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Research Team Proves Effectiveness of Horseback Riding For Treatment of Cerebral Palsy

Filed under: Health & Training |     

[Figure 1] (Left) A patient with cerebral palsy riding a horse with an inertial sensor measuring the movement of the patient and the horse, respectively. (Right) Experimental protocol for each horseback riding rehabilitation treatment

GIST (Gwangju Institute of Science and Technology) Media

Proven effectiveness of rehabilitative horseback riding for the treatment of cerebral palsy.

– Identification of the effectiveness and mechanism of equestrian rehabilitation for patients with cerebral palsy.

– Emphasis on the importance of interaction and communication between patients and animals (horses).

The prevalence of cerebral palsy (CP) in children in Korea is high, with an incidence of 3 out of every 1,000 children. Although complete recovery is almost impossible, physical functions can be improved through rehabilitation and social interactions.

GIST (Gwangju Institute of Science and Technology, President Kiseon Kim) School of Mechanical Engineering Professor Pil-won Huh’s research team, along with Dr. Priscilla Lightsey’s research team from Texas A&M University, revealed the effectiveness of horseback riding and its gait rehabilitation mechanism for cerebral palsy patients.

Most infants with cerebral palsy are spastic, and their posture is unnatural due to abnormal muscle tension, and basic activities such as walking and balance are difficult. Recently, the effectiveness of rehabilitation treatment riding horses has been gradually recognized, but the specific mechanism has not been understood.

The purpose of this study was to find out what causes equestrian rehabilitation to improve the walking and balance abilities of cerebral palsy patients.

For this purpose, ‘equestrian rehabilitation improves the walking and balance ability of patients with cerebral palsy,’ ‘equestrian rehabilitation improves the interaction between the patient and the animal (horse),’ ‘the relationship between the patient and the animal (horse) due to equestrian rehabilitation interaction correlates with gait and balance ability’ is correlated with walking and balance ability.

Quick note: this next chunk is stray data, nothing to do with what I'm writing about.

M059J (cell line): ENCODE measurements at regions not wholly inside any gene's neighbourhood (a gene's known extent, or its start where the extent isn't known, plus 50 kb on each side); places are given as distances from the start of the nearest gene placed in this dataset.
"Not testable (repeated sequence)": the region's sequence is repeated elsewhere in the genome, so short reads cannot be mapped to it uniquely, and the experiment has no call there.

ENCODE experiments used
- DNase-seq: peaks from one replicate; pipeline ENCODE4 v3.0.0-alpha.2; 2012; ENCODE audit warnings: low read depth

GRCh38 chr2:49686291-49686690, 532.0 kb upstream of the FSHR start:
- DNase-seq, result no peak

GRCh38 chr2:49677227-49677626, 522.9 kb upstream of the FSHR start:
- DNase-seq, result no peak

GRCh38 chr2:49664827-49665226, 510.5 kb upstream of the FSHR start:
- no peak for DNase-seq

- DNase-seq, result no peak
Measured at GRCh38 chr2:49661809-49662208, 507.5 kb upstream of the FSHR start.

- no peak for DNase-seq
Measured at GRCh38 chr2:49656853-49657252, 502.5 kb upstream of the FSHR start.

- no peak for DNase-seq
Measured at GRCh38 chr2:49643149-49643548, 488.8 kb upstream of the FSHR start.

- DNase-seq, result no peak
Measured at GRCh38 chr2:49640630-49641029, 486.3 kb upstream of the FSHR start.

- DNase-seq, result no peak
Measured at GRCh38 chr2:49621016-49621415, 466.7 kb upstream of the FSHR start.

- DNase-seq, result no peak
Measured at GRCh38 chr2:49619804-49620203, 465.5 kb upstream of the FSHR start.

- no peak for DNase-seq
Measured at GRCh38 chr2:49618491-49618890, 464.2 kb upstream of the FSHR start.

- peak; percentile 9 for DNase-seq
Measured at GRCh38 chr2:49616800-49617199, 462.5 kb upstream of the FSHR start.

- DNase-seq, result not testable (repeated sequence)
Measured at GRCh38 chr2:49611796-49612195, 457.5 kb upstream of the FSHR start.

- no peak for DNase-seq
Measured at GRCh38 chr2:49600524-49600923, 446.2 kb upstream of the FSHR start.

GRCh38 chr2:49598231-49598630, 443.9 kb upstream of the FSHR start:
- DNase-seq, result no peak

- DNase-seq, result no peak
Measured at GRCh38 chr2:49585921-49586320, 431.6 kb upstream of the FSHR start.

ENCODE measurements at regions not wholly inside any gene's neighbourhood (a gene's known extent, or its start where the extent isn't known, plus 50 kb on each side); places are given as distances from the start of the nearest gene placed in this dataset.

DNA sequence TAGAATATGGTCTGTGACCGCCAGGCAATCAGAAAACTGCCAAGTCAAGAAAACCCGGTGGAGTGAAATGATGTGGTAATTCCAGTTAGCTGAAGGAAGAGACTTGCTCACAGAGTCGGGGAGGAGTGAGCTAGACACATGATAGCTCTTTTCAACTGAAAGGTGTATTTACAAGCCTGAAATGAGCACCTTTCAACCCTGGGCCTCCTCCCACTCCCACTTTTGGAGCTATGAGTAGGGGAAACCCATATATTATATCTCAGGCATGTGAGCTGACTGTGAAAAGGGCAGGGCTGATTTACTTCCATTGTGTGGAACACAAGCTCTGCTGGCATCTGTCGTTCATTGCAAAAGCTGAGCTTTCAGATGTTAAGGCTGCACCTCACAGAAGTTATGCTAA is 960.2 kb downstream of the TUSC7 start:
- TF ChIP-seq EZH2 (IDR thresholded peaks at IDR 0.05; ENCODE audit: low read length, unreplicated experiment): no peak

Each of the cerebral palsy patients participating in the experiment received 8 horseback riding rehabilitation treatments, and as a result, it was confirmed that the walking and balance abilities of the cerebral palsy patients improved. In addition, as the rehabilitation treatment was repeated, improved synchronization could be observed due to the interaction between the cerebral palsy patient and the animal (horse).

[Figure 2] (Left) It can be seen that the movement of the horse affects the movement of the patient. (Right) The frequency characteristics of speech and movement of the patient can be checked. It can be confirmed that the movements of the patient and the horse are synchronized with each other as they receive equestrian rehabilitation treatment.

Compared to previous studies that only reported the utility of horseback riding rehabilitation, the results of this study investigated the cause of why horseback riding rehabilitation is effective. In particular, it is significant in the physical interaction data between the patient and the animal (horse).

Professor Pilwon Hur said, “The results of this study are meaningful in that they have confirmed the possibility of developing cerebral palsy horseback riding rehabilitation programs and related technologies that can actively utilize physical interactions and emotional empathy between humans and animals (horse). It is expected that it will contribute to improving the quality of life of patients with cerebral palsy by maximizing the efficiency of rehabilitation of cerebral palsy in the future.”

This research was conducted by GIST Professor Pilwon Hur the research team of Dr. Priscilla Lightsey of Texas A&M University with support from the Horses and Humans Research Foundation project in the United States and was published on September 6, 2021, in the Journal of NeuroEngineering and Rehabilitation, which is the top 5.15% paper in the field of rehabilitation.

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